Taming swings: China adding circuit breakers to stock market

China will introduce circuit breakers to the Shanghai Stock Exchange, Shenzhen Stock Exchange and China Financial Futures Exchange on Jan. 1, 2016, Shanghai Stock Exchange said in statement on Friday.

According to the plan been approved by China’s Stock Regulatory Commission (CSRC) if the CSI 300 benchmark index experiences either a 5% rise or fall trading will be suspended for 15 minutes on all the the country’s equity indexes, while a 7% move up or down will trigger suspension of trade for the rest of the day. If a 5% move occurs after 2:45 pm, trading will stop for the rest of the day.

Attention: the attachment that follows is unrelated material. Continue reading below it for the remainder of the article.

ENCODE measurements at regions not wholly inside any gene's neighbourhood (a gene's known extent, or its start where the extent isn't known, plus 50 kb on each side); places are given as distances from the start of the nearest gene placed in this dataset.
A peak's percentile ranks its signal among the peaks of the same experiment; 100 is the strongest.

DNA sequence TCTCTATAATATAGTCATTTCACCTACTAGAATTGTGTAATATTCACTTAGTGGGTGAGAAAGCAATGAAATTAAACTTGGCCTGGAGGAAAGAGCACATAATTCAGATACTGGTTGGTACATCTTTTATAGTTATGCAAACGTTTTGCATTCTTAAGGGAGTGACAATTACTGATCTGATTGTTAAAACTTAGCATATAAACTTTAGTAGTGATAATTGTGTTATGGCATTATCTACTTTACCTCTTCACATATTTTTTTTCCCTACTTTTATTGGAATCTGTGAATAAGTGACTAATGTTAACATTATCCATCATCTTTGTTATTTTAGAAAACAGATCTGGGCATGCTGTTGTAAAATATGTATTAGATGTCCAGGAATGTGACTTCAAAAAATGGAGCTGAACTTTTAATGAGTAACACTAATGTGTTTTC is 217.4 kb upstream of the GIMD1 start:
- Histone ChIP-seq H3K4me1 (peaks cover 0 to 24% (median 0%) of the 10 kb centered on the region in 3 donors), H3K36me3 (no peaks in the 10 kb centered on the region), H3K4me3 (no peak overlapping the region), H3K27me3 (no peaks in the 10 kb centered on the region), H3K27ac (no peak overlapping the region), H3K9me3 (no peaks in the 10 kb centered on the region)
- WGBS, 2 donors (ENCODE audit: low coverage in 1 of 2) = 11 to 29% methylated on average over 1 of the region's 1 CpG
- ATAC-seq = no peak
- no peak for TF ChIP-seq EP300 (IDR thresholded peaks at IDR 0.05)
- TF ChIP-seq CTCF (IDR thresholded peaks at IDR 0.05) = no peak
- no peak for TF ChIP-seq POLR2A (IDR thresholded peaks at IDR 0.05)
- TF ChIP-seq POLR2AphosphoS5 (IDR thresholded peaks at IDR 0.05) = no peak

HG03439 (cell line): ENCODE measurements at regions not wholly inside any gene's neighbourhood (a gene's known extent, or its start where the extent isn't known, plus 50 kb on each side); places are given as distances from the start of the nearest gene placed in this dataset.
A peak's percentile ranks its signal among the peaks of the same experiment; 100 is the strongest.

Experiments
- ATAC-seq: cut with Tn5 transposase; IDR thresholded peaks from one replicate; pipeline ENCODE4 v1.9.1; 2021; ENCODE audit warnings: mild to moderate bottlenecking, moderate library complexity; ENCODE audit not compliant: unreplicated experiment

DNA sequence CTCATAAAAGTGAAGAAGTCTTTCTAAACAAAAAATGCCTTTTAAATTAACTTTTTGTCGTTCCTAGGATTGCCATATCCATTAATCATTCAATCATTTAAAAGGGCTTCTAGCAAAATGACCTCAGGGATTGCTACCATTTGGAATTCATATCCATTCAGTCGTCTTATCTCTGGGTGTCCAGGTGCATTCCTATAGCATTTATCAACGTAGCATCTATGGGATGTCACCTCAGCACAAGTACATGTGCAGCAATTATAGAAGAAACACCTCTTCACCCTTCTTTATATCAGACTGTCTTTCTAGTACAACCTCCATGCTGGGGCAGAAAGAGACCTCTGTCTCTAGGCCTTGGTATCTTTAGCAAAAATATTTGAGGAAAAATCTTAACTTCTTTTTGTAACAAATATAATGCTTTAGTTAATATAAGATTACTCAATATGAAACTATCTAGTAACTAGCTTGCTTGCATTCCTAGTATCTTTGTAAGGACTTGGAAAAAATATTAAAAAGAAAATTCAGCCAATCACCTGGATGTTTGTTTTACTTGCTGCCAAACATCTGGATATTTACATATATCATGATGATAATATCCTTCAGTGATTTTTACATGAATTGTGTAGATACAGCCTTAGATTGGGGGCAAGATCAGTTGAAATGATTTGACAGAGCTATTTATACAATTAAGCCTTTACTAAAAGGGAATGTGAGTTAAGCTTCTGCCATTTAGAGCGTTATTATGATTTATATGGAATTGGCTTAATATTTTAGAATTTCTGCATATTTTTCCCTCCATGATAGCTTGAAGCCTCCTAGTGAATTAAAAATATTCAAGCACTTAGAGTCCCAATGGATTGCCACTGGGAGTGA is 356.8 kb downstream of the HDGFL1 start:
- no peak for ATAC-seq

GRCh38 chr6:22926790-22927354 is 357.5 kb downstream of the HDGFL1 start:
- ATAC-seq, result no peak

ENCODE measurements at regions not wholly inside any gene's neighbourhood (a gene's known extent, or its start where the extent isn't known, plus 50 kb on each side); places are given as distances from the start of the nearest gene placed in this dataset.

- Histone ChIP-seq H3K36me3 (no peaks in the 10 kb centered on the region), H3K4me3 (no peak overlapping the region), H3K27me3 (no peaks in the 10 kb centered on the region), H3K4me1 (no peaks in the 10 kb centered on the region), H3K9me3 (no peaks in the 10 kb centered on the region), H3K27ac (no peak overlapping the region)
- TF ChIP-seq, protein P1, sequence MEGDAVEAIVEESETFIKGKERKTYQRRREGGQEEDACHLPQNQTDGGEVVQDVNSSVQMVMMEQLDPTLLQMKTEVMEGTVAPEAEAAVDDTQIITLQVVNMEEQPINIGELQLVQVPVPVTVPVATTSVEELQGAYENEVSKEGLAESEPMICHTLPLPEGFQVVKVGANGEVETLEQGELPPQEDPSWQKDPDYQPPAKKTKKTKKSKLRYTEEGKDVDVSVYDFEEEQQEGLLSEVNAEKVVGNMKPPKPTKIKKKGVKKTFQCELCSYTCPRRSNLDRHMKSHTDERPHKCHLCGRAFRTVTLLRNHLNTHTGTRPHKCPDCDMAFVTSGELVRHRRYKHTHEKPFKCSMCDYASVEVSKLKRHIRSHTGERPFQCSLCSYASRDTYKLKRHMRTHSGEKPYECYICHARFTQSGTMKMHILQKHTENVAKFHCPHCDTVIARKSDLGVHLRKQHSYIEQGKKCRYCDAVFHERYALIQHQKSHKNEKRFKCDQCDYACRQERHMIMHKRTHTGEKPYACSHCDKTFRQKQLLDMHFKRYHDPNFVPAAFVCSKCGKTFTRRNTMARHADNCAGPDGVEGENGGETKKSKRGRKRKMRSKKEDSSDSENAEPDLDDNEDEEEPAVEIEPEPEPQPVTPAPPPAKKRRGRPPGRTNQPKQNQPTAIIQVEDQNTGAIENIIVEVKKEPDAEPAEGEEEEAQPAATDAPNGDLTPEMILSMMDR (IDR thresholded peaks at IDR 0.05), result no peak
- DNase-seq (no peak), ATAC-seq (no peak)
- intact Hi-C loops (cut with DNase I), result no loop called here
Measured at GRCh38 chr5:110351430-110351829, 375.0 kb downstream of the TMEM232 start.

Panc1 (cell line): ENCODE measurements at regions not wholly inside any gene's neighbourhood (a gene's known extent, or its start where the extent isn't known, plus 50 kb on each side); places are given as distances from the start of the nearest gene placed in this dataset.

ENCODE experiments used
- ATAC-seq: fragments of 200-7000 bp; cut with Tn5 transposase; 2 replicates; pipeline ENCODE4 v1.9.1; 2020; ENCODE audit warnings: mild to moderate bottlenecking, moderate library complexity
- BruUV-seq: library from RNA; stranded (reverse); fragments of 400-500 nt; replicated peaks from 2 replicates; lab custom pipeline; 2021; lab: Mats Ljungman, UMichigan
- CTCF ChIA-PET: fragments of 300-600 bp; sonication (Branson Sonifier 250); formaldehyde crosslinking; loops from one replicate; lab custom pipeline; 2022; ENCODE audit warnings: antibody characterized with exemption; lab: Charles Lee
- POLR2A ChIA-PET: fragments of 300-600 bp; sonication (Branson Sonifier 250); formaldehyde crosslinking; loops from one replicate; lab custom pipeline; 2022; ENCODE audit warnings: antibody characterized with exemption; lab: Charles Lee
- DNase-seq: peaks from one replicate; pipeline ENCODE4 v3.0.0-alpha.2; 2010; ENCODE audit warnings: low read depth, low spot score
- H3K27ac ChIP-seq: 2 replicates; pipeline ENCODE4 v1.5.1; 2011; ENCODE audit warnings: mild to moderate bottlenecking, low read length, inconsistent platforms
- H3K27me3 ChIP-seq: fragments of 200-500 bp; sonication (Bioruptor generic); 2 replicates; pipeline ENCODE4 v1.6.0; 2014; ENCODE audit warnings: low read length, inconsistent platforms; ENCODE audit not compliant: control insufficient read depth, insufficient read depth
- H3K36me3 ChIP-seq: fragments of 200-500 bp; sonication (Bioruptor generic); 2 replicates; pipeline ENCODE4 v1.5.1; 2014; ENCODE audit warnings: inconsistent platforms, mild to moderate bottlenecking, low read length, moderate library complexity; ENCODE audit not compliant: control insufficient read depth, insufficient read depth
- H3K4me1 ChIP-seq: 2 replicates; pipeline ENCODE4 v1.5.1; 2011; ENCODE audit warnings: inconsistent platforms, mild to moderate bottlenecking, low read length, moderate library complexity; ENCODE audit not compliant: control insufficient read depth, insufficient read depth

The US first installed circuit breakers after the stock market crash of 1987, they are designed to prevent a full-blown panic among investors when the indexes experience a sharp decline.  By halting trading, the circuit breakers are expected to give traders time to think about what is causing the market to sell off, and react intelligently, instead of just selling indiscriminately. In the US, a 7% drop on the S&P 500 Index stops trading for 15 minutes. And a 20% decline would halt trading for the day.

In the wake of the China’s stock market crash over the summer, the circuit breakers appear to be a logical market reform to add order and control to extreme volatility.



Categories: Asia Unhedged, China

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